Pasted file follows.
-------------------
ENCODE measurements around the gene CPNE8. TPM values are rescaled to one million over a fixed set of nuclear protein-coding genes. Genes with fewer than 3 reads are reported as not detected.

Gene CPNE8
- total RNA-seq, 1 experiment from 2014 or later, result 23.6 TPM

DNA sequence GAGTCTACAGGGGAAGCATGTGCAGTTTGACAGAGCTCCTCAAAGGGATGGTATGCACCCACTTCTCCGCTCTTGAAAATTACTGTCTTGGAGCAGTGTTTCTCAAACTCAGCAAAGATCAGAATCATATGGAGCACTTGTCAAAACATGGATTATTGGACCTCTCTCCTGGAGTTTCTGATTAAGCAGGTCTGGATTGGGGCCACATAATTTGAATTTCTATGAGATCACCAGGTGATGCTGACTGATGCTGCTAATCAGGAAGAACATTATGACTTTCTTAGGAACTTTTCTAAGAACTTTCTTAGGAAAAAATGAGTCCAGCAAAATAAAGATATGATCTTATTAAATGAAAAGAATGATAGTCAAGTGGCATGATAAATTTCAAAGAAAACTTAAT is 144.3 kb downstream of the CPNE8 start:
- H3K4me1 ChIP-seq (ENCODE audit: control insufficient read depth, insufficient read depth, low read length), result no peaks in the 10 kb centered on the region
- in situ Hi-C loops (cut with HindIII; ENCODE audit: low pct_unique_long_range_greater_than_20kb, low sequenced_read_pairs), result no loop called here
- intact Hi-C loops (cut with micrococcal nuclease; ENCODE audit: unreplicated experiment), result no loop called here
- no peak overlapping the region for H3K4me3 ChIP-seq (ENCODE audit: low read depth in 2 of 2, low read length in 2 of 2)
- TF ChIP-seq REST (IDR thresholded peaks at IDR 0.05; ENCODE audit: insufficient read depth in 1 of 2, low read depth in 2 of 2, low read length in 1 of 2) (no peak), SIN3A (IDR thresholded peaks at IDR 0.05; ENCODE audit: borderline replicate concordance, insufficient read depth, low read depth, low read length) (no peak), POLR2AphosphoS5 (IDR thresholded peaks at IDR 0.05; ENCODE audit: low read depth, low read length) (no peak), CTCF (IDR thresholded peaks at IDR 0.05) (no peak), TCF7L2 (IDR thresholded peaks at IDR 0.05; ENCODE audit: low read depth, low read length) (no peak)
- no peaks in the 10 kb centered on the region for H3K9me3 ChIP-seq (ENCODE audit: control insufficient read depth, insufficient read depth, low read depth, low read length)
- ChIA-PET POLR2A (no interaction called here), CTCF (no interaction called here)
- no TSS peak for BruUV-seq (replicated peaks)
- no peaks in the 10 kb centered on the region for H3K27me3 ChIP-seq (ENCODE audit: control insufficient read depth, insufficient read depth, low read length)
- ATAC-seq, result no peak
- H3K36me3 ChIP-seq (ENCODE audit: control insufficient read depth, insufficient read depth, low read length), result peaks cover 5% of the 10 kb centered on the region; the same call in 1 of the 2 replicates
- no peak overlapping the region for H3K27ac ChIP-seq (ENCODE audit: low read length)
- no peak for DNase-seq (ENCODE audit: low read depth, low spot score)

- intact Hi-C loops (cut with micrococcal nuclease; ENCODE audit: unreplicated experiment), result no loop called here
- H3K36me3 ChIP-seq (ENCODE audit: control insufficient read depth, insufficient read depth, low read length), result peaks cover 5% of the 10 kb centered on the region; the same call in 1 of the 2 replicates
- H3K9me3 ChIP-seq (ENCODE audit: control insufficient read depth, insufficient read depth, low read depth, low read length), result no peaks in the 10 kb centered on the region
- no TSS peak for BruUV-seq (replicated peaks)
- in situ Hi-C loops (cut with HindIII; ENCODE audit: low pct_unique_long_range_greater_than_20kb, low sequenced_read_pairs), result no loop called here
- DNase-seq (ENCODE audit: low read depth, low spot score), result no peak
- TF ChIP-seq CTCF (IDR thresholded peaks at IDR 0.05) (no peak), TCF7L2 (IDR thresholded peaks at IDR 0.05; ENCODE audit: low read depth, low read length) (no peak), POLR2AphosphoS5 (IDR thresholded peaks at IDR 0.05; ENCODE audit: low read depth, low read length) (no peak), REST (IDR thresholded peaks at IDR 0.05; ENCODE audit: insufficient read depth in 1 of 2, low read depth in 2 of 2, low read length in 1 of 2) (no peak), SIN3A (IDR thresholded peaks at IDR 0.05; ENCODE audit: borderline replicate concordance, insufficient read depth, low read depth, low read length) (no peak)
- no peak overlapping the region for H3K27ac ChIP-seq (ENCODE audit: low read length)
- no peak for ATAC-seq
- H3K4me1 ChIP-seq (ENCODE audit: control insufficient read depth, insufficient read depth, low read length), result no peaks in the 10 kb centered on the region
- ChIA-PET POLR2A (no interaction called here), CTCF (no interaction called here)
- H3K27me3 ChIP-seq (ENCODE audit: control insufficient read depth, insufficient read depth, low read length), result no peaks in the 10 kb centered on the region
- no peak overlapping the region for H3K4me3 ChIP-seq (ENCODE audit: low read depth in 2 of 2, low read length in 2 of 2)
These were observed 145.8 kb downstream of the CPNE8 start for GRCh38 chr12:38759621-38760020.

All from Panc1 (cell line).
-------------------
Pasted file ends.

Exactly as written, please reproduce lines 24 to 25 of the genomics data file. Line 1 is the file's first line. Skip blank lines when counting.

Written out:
- TF ChIP-seq CTCF (IDR thresholded peaks at IDR 0.05) (no peak), TCF7L2 (IDR thresholded peaks at IDR 0.05; ENCODE audit: low read depth, low read length) (no peak), POLR2AphosphoS5 (IDR thresholded peaks at IDR 0.05; ENCODE audit: low read depth, low read length) (no peak), REST (IDR thresholded peaks at IDR 0.05; ENCODE audit: insufficient read depth in 1 of 2, low read depth in 2 of 2, low read length in 1 of 2) (no peak), SIN3A (IDR thresholded peaks at IDR 0.05; ENCODE audit: borderline replicate concordance, insufficient read depth, low read depth, low read length) (no peak)
- no peak overlapping the region for H3K27ac ChIP-seq (ENCODE audit: low read length)